Intro - No Spoilers
"Palimpsest" is a time-travel story in the tradition of Poul Anderson's "Time Patrol", Fritz Leiber's "Change War", and Isaac Asimov's "The End of Eternity". And there are definite resonances with Robert Heinlein's "All you Zombies", David Gerrold's "The Man Who Folded Himself", and Chris Roberson's "Here, There, and Everywhere". I think it most closely resembles Anderson's stories, as I'll explain in detail with spoilers later. In fact, there's a reference to the "Time Patrol" series in one character's name. There are also several themes that were important in Anderson's stories here: the solitude and alienation of a temporal operative outside their own time, the moral dilemmas that result from being able to change history, and the deeper questions that need to be asked when you start wondering which history is the "real" one.
But this isn't an homage or a copy; Stross goes deeper here into these themes than Anderson did. He also spends more time and energy on the "how" of time travel, setting up a theory of physics that consistently supports the plot and the themes he's covering. Now I'm a geek when it comes to far-out theories of physics, and I'm fascinated by questions about the nature of time, and the possibility of time travel, so this is catnip for me; YMMV. But there are some twists and turns in the theory here that made me sit back and think about all the time travel stories I've read, and what their assumptions about the nature of time imply about the use and abuse of time travel. At that point, I think I've gone beyond a book review, so I'll save most of that thinking for a follow-up post, tentatively titled "On the Paraphysics of Time Travel".
In an afterward, Stross says,
"Palimpsest" really wanted to be a novel. It really, really wanted to be a novel. Maybe it will be, someday.I agree that it should be, and hope one day that it will. There are characters and settings which deserve more description and development than they have.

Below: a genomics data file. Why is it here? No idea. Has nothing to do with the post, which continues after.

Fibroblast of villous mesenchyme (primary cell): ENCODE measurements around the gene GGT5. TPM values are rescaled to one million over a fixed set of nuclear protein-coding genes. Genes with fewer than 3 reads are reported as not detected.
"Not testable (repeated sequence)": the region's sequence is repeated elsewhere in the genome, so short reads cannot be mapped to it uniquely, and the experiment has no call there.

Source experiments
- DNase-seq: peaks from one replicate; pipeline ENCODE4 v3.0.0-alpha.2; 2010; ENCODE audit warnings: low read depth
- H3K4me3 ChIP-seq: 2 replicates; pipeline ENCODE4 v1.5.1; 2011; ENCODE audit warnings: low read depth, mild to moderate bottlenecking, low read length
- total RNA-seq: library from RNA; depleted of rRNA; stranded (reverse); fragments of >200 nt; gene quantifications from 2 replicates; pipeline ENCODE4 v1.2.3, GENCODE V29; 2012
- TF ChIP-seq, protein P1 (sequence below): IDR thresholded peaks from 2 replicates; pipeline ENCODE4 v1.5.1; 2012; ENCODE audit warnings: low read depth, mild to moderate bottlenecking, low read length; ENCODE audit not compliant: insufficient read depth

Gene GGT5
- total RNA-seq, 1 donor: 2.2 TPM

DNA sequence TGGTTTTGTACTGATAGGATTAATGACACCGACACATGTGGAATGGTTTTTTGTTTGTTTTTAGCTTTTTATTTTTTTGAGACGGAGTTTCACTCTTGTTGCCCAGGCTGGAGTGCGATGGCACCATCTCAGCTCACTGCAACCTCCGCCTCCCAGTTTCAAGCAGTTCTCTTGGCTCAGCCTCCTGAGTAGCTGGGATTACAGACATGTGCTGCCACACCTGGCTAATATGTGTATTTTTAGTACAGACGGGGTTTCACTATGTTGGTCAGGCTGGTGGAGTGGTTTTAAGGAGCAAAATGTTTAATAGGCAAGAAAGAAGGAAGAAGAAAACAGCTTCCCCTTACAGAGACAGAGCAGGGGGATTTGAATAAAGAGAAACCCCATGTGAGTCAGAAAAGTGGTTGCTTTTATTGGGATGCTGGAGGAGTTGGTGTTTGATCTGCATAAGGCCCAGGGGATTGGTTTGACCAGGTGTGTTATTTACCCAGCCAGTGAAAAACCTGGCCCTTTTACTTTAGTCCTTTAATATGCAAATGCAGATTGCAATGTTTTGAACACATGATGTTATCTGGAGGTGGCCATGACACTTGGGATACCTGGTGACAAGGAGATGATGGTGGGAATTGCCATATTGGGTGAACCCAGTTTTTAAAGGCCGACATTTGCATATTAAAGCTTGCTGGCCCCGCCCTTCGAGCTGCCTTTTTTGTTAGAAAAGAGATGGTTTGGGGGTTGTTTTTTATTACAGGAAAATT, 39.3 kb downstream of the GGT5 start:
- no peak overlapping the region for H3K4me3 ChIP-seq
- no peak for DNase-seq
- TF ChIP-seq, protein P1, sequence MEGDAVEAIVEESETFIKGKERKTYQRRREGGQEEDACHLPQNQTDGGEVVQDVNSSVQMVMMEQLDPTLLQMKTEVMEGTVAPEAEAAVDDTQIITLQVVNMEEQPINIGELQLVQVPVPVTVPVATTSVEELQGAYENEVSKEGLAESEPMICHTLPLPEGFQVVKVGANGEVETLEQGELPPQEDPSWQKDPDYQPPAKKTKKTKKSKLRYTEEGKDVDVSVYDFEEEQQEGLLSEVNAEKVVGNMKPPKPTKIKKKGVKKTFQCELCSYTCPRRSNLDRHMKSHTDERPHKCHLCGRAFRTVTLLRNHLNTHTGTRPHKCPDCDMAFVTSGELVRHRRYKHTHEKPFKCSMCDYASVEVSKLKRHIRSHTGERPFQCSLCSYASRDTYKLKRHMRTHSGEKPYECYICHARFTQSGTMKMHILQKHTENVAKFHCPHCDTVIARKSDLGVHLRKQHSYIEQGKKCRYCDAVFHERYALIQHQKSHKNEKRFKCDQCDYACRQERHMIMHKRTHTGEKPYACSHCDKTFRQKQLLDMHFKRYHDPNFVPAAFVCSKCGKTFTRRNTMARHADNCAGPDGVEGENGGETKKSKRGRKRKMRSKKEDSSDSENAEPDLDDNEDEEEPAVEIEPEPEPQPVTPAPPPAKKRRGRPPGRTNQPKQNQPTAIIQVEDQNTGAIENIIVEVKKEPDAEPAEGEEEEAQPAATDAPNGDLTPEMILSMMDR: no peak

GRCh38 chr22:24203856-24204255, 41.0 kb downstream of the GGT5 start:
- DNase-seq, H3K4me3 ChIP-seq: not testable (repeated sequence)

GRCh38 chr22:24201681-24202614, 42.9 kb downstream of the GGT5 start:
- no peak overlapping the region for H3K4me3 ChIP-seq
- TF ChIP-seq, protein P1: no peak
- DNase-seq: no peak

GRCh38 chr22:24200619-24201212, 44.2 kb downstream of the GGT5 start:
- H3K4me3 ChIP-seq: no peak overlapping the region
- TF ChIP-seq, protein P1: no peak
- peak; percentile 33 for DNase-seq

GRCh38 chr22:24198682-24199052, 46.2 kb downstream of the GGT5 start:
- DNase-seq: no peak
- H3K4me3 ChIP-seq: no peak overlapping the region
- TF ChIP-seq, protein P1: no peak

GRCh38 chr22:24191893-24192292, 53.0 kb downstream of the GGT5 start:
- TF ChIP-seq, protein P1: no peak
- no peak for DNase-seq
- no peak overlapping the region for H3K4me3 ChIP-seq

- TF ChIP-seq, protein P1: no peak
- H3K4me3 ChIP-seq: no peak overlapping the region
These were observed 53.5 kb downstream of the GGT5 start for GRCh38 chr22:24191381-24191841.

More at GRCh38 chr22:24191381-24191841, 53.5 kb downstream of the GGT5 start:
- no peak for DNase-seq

Here be there Spoilers
"Palimpsest" covers about as much scope in space, time, and human actions as is possible. The story begins and ends in the second person, talking to the man who is the protagonist and point of view, Pierce. In between it follows Pierce's career from recruitment into the trans-temporal organization called "Stasis", through his 20-year training, and on into active duty. Stasis' mission is to preserve the existence of humanity, despite extinction events, and in the face of the eventual evolution of the sun into a red giant that will destroy Earth. Along the way it describes, in chapters reminiscent of Olaf Stapledon's "Star Maker", several alternative histories of the Solar System (with some background on the rest of the universe). In the course of his training and work Pierce studies and helps change the course of civilizations, and helps save humanity from one of many extinctions. But in this story, that's all background; the prime mover of the plot is, ultimately, the question that Pierce must answer: who does he want to be, what history does he want for himself, the answer to which question turns out to be have a rather large bearing on the history of all humanity.
Time travel has a very SFnal problem: if you want an interesting story, you have to go beyond the science we know, and make up something. It's gotten more interesting since the 1970's with the discovery of implications in General Relativity that time travel into the past may be possible given certain extreme conditions, where before scientists were fairly certain that was impossible. There still aren't any time travel mechanisms that are known to be workable with physically feasible technology, and the ones that have been proposed are limited in range to the period of the existence of the time travel device, so writers have to either resort to some (large) amount of handwaving in describing how time travel works, or simply say, "trust me, it works, let's get to the story". Stross has chosen to describe a particular mechanism involving wormholes and singularities that isn't close to any current science, but that allows for the kinds of abilities and problems that Stasis has. It allows time travelers to change history without affecting themselves (the first task of a recruit is to kill his own grandfather before he has children), and for multiple changes to be made in a given event without the outcome of the changes to be known for certain from some viewpoints.
As always for Stross, it's not just about the hardware or action, it's about the people and how they interact on personal and political levels. Pierce has questions about how Stasis works, and what it does. Those questions get more urgent even before he finishes training, when he is sent to a primitive time on a supposedly routine cover for the extraction of another agent. Pierce is surprised to discover that he other agent is a prior instance of a former lover, an instructor at the Stasis Academy, who has not yet met him on her lifeline. Before the extraction can be completed, a multi-way firefight with advanced weapons kills Pierce several times despite frantic changes in the past of the battle, and eventually leaves him seriously injured. Are there factions in Stasis? Is there another trans-temporal organization? And why try to kill him, a lowly trainee?